Unravelling the antimicrobial activity of peptide hydrogel systems: current and future perspectives
The use of hydrogels has garnered significant interest as biomaterial and drug delivery platforms for anti-infective applications. For decades antimicrobial peptides have been heralded as a much needed new class of antimicrobial drugs. Self-assembling peptide hydrogels with inherent antimicrobial ability have recently come to the fore. However, their fundamental antimicrobial properties, selectivity and mechanism of action are relatively undefined. This review attempts to establish a link between antimicrobial efficacy; the self-assembly process; peptide–membrane interactions and mechanical properties by studying several reported peptide systems: β-hairpin/β-loop peptides; multidomain peptides; amphiphilic surfactant-like peptides and ultrashort/low molecular weight peptides. We also explore their role in the formation of amyloid plaques and the potential for an infection etiology in diseases such as Alzheimer's. We look briefly at innovative methods of gel characterization. These may provide useful tools for future studies within this increasingly important field.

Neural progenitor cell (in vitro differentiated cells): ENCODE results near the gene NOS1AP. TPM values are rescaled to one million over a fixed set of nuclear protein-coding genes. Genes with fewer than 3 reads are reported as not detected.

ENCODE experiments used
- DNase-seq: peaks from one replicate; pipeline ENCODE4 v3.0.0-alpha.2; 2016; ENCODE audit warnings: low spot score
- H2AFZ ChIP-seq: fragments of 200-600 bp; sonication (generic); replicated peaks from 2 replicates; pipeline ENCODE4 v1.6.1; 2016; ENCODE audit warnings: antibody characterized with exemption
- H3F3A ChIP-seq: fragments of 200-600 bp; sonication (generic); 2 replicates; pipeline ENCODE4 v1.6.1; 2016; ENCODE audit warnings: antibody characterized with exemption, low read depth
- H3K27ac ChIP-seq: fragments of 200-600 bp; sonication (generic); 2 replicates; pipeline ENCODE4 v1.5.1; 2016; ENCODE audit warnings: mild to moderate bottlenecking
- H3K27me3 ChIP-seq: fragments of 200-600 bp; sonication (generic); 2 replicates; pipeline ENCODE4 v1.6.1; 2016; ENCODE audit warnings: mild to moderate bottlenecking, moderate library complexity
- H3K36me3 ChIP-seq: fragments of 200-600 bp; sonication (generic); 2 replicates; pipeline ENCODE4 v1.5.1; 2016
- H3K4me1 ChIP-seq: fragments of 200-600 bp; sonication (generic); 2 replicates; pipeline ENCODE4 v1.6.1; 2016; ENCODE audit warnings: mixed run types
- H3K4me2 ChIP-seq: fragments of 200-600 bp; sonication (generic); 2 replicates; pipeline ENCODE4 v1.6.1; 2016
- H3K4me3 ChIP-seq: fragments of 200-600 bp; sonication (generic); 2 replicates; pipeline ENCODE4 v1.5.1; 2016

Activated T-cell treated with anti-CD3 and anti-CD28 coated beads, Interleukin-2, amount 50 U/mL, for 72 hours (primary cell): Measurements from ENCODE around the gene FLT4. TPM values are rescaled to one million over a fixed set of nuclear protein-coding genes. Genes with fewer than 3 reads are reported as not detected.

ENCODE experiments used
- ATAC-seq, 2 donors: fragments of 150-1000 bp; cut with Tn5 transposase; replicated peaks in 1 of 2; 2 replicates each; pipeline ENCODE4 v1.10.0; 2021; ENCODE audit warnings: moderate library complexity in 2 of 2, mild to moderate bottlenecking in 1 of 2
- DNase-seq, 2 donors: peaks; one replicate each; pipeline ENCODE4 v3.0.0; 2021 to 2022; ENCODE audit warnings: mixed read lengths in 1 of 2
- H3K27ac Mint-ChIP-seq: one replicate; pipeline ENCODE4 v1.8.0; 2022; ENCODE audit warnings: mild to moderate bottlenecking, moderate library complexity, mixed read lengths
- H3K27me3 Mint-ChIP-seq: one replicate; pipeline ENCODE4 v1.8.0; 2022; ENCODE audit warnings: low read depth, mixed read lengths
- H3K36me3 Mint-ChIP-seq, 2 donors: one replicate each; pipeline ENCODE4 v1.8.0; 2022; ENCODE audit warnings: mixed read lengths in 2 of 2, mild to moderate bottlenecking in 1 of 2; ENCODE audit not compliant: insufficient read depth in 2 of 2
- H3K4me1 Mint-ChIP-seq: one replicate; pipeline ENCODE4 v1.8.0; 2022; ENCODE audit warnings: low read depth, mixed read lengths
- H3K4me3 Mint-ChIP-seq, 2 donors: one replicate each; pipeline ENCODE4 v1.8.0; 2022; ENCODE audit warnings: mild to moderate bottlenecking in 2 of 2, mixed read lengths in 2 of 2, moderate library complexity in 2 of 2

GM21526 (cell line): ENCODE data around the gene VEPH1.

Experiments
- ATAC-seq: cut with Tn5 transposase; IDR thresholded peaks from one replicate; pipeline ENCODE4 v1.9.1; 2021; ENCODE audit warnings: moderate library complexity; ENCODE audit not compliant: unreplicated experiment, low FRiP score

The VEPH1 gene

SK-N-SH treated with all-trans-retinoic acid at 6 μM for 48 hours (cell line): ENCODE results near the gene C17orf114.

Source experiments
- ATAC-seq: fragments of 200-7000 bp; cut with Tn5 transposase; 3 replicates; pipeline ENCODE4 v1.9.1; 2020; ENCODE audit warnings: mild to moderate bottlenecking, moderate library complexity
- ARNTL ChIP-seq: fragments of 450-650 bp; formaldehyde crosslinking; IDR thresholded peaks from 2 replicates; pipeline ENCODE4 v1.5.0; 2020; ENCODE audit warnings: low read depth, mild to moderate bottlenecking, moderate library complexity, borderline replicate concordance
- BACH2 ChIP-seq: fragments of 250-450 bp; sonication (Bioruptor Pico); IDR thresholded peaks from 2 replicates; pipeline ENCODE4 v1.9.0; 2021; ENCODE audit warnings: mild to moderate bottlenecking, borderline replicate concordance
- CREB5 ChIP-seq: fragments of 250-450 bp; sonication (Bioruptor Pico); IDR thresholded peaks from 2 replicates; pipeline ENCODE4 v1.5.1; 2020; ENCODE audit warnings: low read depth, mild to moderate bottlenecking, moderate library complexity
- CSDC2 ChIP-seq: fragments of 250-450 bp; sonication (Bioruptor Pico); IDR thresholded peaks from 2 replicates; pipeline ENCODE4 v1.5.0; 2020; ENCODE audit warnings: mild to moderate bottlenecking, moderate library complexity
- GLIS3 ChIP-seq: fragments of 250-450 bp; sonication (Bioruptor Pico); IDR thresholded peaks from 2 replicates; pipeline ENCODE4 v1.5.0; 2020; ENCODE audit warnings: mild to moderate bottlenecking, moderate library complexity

- This article is part of the themed collection: 2021 Soft Matter Emerging Investigators